7 Things About Funding Sources that Small Business Owners Don’t Know — But Should

7 Small Business Funding Facts

Getting funding for your small business is essential but not always as straightforward as you might think. Here are 7 things about funding sources you might not know about but should.

Small Business Funding Facts

You Need to Keep a Positive Ending Balance

Hanna Kassis works for Segway Financial. He says a small business should not only have money in a bank account before they apply for a loan, but a specific amount at month’s end.

“Lenders want to see that you’ve got a positive ending balance,” he says. “Say you’re anticipating needing a merchant cash advance at the end of the month, go put $500 dollars in your bank account.”

Your Personal Credit Score Affects Your Business Financing

Many small businesses like sole proprietors don’t know this when they try to get financing. However, if you’ve been through a personal event like a divorce that has dented your personal credit, your ability to get a loan can be affected.

Having a good business plan will help tip things in your favor.

Personal Bankruptcy Doesn’t Always Spell Rejection

Your personal and business finances are often tied together in a lender’s eyes.  However, a personal bankruptcy doesn’t always mean you’ll be rejected for a business loan.  

Still, you’ll more than likely need to be patient. Personal bankruptcy can stay on a credit score for 7 years. What’s more, many lenders prefer you wait at least 2 years before you apply for a loan.

You can repair a credit score in the meantime by paying bills on time.

Building a Financial History Can Start Small

It’s important to have a good financial history to get a business loan. Experts like Yumi Clark, VP of New Product Development at Capital One Spark Business, suggest you start small if you need to build one up.

“One of the best ways for business owners to prove their reliability, business savviness, and leadership is to establish a good financial history,” she says. “Microloans can help you build financial history that demonstrates you’re worthy of bigger loans in the future.” 

Hesitation Creates Doubt

Hesitating after you get the contract creates a doubt in the lender’s mind that can cost you the funding. Hanna Kassis explains.

“If you get the contract and sit on them and time passes, lenders have to re underwrite the file. If there’s hesitancy on the part of the client, lenders start looking for things they weren’t before as a way out.”

Small business should be ready to go through to the end once they start the process.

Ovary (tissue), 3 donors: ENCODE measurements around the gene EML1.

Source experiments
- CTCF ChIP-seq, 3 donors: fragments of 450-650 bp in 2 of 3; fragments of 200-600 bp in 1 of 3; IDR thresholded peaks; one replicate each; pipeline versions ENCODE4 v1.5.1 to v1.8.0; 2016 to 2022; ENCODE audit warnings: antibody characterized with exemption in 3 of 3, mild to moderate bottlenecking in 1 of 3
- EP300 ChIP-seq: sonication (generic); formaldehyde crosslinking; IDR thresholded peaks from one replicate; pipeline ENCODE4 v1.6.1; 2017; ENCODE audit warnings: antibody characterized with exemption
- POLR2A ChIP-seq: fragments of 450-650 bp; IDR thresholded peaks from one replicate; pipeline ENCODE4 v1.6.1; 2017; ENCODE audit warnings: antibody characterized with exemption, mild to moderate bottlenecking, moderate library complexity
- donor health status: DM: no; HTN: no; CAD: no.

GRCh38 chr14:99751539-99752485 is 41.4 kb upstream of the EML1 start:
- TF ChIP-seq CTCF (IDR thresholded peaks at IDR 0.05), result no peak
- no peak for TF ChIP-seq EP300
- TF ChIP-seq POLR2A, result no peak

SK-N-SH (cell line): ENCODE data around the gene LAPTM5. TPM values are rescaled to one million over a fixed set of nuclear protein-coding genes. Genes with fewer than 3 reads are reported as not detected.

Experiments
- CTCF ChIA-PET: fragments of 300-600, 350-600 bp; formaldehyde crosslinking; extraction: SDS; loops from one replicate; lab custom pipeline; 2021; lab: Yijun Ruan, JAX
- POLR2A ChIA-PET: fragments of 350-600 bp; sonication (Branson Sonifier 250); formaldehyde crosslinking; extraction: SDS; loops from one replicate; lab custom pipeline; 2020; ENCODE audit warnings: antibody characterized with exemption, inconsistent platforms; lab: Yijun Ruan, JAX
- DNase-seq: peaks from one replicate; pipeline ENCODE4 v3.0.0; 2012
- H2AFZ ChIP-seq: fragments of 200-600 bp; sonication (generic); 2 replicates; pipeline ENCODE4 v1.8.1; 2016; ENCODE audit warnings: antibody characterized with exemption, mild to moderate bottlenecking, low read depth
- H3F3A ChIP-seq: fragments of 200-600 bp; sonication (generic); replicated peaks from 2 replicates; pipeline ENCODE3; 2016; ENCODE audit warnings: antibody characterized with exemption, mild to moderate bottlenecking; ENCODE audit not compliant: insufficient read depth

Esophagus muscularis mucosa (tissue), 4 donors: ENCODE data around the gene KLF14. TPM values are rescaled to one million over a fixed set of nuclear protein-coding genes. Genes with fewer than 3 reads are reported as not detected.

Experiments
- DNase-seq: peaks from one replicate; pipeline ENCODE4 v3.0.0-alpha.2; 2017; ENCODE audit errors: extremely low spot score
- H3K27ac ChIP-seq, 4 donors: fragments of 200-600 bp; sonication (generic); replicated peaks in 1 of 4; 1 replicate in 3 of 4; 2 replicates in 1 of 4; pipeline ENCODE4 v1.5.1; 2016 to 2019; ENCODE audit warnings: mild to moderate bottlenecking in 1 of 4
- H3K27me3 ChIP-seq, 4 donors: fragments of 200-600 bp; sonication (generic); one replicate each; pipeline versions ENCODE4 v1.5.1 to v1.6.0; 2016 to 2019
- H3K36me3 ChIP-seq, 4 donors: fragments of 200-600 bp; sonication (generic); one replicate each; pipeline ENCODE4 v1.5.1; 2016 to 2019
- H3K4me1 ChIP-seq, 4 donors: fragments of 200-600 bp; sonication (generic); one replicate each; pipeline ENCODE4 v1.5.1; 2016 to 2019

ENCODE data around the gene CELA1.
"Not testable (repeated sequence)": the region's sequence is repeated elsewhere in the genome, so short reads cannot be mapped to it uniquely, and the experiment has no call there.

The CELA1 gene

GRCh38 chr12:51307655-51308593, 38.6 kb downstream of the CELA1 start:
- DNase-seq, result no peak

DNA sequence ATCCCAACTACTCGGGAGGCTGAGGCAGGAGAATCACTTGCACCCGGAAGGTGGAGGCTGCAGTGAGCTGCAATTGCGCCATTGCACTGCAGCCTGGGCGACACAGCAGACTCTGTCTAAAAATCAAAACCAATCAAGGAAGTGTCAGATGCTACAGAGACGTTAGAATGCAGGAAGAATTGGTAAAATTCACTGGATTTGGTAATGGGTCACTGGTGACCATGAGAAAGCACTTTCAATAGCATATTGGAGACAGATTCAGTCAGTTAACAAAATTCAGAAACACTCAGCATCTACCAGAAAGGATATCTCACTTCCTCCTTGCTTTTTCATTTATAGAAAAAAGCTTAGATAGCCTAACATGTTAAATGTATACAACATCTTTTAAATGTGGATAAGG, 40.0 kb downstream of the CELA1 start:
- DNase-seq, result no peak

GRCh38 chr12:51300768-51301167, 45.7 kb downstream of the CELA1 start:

“Money waits for no one,” Kassis says.

A PO Box Can Sink a Deal

The information on any application you need to put down is pretty basic. However, there’s another chance to make a deal killing mistake here.  Don’t use a PO Box for your business address.

This goes for your personal and business information. Being transparent and putting down your physical address is the best practice.

Incomplete Applications Raise Red Flags

Missing something as small as a digit in a social security number or ZIP code can be a red flag to lenders.  Quite often missing any of these details can cause them to start searching on the Internet to see if there’s any bad content on you posted there.

Double check your input or get a trusted person to look it over before you send it.

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Rob Starr Rob Starr is a staff writer for Small Business Trends. Rob is a freelance journalist and content strategist/manager with three decades of experience in both print and online writing. He currently works in New York City as a copywriter and all across North America for a variety of editing and writing enterprises.

2 Reactions
  1. Yes. It is all about demonstrating your ability to pay and it is also about knowing how to grow the money so that you are not on the losing end come payment time.

  2. Private Lending is on the rise to help small business owners and operators. It also gives those who have had financial disruptions to obtain financing to grow their business with less than perfect credit, blemishes on their credit history, or lack proof of income a chance to obtain financing for a real estate investments, business expansion, working capital, licensing, future receivables or contracts, and or for reserve purposes for any potential delays in income or unexpected expenses when growing your business.